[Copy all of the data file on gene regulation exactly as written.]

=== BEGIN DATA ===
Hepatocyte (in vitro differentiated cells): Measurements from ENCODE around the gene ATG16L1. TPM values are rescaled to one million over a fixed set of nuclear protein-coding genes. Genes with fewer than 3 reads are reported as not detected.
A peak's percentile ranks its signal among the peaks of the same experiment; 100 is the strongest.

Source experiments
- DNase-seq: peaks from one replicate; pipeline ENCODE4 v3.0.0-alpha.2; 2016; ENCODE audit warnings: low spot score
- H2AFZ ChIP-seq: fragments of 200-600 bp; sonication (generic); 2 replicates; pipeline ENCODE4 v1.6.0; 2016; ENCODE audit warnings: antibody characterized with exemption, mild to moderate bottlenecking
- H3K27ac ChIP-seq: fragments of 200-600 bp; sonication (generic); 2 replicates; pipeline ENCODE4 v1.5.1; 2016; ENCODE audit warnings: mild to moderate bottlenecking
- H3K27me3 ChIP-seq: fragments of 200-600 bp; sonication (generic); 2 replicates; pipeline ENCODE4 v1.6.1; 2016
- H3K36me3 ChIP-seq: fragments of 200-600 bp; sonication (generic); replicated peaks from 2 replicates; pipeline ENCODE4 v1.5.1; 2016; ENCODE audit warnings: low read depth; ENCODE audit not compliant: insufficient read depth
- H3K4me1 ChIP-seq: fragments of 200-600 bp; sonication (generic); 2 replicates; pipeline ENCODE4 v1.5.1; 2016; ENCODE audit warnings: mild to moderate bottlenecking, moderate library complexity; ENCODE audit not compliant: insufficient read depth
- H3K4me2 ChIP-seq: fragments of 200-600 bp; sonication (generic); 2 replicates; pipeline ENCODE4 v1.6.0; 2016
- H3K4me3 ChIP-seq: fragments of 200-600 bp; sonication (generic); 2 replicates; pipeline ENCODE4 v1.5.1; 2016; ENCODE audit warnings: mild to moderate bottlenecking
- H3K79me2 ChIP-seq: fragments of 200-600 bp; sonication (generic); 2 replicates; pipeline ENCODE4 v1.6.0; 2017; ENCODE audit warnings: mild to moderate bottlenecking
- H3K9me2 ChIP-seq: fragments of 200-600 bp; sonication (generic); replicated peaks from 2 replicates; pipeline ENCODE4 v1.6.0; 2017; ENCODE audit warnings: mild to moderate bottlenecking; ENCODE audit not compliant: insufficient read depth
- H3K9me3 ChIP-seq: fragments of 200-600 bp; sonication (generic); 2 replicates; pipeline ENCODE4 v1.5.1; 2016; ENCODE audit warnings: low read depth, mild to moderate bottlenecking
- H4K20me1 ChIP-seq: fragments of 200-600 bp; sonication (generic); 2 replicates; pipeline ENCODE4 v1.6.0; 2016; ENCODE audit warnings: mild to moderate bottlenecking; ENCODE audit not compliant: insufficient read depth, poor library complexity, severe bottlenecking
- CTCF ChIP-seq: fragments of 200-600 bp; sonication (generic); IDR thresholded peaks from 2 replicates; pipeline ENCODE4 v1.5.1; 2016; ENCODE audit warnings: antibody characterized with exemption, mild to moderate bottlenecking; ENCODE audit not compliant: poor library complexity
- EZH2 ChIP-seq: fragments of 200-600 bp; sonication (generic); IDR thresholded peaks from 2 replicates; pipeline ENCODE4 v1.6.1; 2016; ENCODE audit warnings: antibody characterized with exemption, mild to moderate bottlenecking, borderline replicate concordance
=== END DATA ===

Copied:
Hepatocyte (in vitro differentiated cells): Measurements from ENCODE around the gene ATG16L1. TPM values are rescaled to one million over a fixed set of nuclear protein-coding genes. Genes with fewer than 3 reads are reported as not detected.
A peak's percentile ranks its signal among the peaks of the same experiment; 100 is the strongest.

Source experiments
- DNase-seq: peaks from one replicate; pipeline ENCODE4 v3.0.0-alpha.2; 2016; ENCODE audit warnings: low spot score
- H2AFZ ChIP-seq: fragments of 200-600 bp; sonication (generic); 2 replicates; pipeline ENCODE4 v1.6.0; 2016; ENCODE audit warnings: antibody characterized with exemption, mild to moderate bottlenecking
- H3K27ac ChIP-seq: fragments of 200-600 bp; sonication (generic); 2 replicates; pipeline ENCODE4 v1.5.1; 2016; ENCODE audit warnings: mild to moderate bottlenecking
- H3K27me3 ChIP-seq: fragments of 200-600 bp; sonication (generic); 2 replicates; pipeline ENCODE4 v1.6.1; 2016
- H3K36me3 ChIP-seq: fragments of 200-600 bp; sonication (generic); replicated peaks from 2 replicates; pipeline ENCODE4 v1.5.1; 2016; ENCODE audit warnings: low read depth; ENCODE audit not compliant: insufficient read depth
- H3K4me1 ChIP-seq: fragments of 200-600 bp; sonication (generic); 2 replicates; pipeline ENCODE4 v1.5.1; 2016; ENCODE audit warnings: mild to moderate bottlenecking, moderate library complexity; ENCODE audit not compliant: insufficient read depth
- H3K4me2 ChIP-seq: fragments of 200-600 bp; sonication (generic); 2 replicates; pipeline ENCODE4 v1.6.0; 2016
- H3K4me3 ChIP-seq: fragments of 200-600 bp; sonication (generic); 2 replicates; pipeline ENCODE4 v1.5.1; 2016; ENCODE audit warnings: mild to moderate bottlenecking
- H3K79me2 ChIP-seq: fragments of 200-600 bp; sonication (generic); 2 replicates; pipeline ENCODE4 v1.6.0; 2017; ENCODE audit warnings: mild to moderate bottlenecking
- H3K9me2 ChIP-seq: fragments of 200-600 bp; sonication (generic); replicated peaks from 2 replicates; pipeline ENCODE4 v1.6.0; 2017; ENCODE audit warnings: mild to moderate bottlenecking; ENCODE audit not compliant: insufficient read depth
- H3K9me3 ChIP-seq: fragments of 200-600 bp; sonication (generic); 2 replicates; pipeline ENCODE4 v1.5.1; 2016; ENCODE audit warnings: low read depth, mild to moderate bottlenecking
- H4K20me1 ChIP-seq: fragments of 200-600 bp; sonication (generic); 2 replicates; pipeline ENCODE4 v1.6.0; 2016; ENCODE audit warnings: mild to moderate bottlenecking; ENCODE audit not compliant: insufficient read depth, poor library complexity, severe bottlenecking
- CTCF ChIP-seq: fragments of 200-600 bp; sonication (generic); IDR thresholded peaks from 2 replicates; pipeline ENCODE4 v1.5.1; 2016; ENCODE audit warnings: antibody characterized with exemption, mild to moderate bottlenecking; ENCODE audit not compliant: poor library complexity
- EZH2 ChIP-seq: fragments of 200-600 bp; sonication (generic); IDR thresholded peaks from 2 replicates; pipeline ENCODE4 v1.6.1; 2016; ENCODE audit warnings: antibody characterized with exemption, mild to moderate bottlenecking, borderline replicate concordance